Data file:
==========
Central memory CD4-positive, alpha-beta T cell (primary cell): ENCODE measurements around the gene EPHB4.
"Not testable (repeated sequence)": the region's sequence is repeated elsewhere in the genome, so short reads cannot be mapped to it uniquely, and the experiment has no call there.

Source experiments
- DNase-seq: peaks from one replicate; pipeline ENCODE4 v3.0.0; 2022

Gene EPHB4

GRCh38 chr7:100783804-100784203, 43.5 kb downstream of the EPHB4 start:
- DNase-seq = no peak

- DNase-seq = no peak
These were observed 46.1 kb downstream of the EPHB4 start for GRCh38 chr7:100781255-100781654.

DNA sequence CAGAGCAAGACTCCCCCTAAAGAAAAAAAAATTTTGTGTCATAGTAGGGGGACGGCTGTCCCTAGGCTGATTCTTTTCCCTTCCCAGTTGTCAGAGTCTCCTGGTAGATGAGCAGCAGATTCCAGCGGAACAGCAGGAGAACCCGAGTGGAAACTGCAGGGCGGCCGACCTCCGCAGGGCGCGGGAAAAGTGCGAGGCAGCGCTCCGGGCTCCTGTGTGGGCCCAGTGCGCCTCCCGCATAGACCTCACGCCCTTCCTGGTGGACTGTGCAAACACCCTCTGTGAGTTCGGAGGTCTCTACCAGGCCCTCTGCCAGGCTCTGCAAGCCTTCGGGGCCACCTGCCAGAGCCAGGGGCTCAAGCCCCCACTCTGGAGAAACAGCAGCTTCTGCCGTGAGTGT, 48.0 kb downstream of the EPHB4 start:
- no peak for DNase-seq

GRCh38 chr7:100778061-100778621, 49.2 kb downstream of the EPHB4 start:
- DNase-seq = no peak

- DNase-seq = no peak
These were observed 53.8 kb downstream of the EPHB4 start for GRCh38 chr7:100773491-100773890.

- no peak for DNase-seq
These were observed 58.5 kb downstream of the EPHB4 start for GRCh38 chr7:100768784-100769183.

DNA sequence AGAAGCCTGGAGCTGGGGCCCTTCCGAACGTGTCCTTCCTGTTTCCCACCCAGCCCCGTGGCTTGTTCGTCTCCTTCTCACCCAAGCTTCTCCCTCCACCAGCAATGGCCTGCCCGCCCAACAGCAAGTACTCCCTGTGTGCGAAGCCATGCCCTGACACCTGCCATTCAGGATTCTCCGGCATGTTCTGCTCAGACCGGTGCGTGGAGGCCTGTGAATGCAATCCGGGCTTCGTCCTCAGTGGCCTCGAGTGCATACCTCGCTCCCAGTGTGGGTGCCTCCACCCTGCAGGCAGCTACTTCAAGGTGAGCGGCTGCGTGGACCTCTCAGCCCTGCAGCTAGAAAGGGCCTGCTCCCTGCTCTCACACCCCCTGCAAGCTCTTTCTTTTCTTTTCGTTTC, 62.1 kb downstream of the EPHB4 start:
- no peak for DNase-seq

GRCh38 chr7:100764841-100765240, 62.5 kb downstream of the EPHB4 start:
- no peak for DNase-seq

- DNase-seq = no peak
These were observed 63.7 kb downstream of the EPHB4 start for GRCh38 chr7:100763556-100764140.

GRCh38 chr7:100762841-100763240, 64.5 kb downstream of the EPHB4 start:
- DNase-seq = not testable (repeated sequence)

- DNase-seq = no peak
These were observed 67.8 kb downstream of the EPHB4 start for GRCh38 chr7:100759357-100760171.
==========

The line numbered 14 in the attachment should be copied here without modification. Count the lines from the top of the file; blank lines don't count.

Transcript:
- DNase-seq = no peak